Newly published Calcium studies;

October 11, 2007

Once breast cancer moves to a different site it becomes harder to treat. The most common site for metastasis is the lymph nodes under the arm or collarbone. Other major sites for breast cancer to metastasize to are bone, brain, and liver tissue. Bone is a major site for metastasis and an estimated 70% of women with advanced disease suffer with metastasis to the bone. In this study, female mice lacking an immune system (nude mice) were fed a diet supplying a low amount of calcium or a normal amount for 3 days before implanting human breast cancer in them. A subgroup of 16 animals on each diet was given a human immune system messenger that decreases the breakdown of bone. The mice on the low calcium diet had an increase in hormone activity that breaks down bone and in fact their bones were loosing calcium at a high rate. On the seventeenth day those animals with greater bone mineral loss had a much higher rate of metastasis to the bone with 43% greater bone destruction due to breast cancer metastasis. The low calcium group also had much larger cancerous-tumors (by 24%) and faster cancer growth (by 24%) than animals on sufficient calcium. Increased bone loss due to low calcium intake promotes tumor growth in the bone. The study was performed at the University of Sydney and is published in the October 1st, 2007 issue of Cancer Research, a journal of the American Association for Cancer Research.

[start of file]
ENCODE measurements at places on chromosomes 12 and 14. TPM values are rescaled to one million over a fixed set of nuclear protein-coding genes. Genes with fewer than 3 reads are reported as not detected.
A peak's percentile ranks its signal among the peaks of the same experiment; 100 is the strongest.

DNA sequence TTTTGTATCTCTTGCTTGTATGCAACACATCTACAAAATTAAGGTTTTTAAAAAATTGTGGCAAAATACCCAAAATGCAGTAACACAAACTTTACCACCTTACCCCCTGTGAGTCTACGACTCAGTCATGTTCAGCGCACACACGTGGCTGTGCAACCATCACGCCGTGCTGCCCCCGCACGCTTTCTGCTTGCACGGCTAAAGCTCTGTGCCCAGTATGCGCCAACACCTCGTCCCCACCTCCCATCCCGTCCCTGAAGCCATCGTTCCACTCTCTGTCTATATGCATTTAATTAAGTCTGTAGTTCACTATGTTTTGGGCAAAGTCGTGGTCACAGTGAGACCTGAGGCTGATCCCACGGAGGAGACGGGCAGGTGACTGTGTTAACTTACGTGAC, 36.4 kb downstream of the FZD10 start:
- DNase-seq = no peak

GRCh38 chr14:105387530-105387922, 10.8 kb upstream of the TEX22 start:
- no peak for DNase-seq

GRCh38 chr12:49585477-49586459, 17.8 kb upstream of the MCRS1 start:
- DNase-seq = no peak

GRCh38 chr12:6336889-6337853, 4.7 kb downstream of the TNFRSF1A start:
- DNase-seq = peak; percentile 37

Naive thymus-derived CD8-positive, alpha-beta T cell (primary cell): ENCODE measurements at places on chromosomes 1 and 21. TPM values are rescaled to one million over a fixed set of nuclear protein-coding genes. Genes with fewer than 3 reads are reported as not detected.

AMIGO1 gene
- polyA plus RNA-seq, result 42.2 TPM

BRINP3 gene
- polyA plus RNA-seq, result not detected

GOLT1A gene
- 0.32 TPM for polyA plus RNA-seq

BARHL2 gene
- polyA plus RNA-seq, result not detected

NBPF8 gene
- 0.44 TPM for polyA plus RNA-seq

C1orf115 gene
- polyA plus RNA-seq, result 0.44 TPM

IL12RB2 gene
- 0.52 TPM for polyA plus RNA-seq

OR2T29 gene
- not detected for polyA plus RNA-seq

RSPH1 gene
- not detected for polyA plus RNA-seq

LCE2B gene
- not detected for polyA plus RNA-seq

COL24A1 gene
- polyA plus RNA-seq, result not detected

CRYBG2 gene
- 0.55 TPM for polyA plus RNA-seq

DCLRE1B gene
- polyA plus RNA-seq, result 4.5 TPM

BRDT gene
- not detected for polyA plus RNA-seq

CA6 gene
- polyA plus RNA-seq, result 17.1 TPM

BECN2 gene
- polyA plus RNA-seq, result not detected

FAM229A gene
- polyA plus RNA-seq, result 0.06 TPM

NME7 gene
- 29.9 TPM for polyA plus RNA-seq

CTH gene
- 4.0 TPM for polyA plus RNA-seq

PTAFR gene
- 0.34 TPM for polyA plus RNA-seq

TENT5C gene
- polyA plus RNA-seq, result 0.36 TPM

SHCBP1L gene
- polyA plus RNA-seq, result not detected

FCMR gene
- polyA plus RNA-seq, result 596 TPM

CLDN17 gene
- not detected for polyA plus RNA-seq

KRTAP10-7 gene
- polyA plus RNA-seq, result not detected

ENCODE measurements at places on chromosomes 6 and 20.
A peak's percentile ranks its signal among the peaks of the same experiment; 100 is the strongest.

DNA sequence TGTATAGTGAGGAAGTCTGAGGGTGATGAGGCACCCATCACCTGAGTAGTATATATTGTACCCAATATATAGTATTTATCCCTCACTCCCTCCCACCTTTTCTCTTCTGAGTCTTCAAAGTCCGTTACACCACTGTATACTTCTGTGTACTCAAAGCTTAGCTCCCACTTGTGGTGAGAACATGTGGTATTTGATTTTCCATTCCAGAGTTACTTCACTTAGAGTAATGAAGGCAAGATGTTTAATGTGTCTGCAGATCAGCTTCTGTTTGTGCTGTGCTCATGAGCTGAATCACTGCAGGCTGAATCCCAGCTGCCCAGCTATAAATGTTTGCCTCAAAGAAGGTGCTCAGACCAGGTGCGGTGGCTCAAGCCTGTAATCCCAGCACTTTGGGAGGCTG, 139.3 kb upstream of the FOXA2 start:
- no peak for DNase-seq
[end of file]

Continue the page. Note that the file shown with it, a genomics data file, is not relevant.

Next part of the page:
If you suffer with a stroke, having higher blood levels of calcium reduces the size of damage in the brain by two-thirds compared to stroke sufferers with lower calcium levels according to researchers from the University of Toronto. In checking the blood of 173 consecutive patients admitted because they suffered from an acute ischemic stroke within the last 24 hours it was found that the higher the calcium level the lower the amount of brain tissue damaged and the better the clinical outcome; September 2007 Archives of Neurology.

In a study of 9,403 women born between 1932 and 1941 it was found that a high intake of Calcium protected against forearm fractures early in menopause and offered the best protection against a broken hip later in life;29th annual meeting of the American Society for Bone and Mineral Research.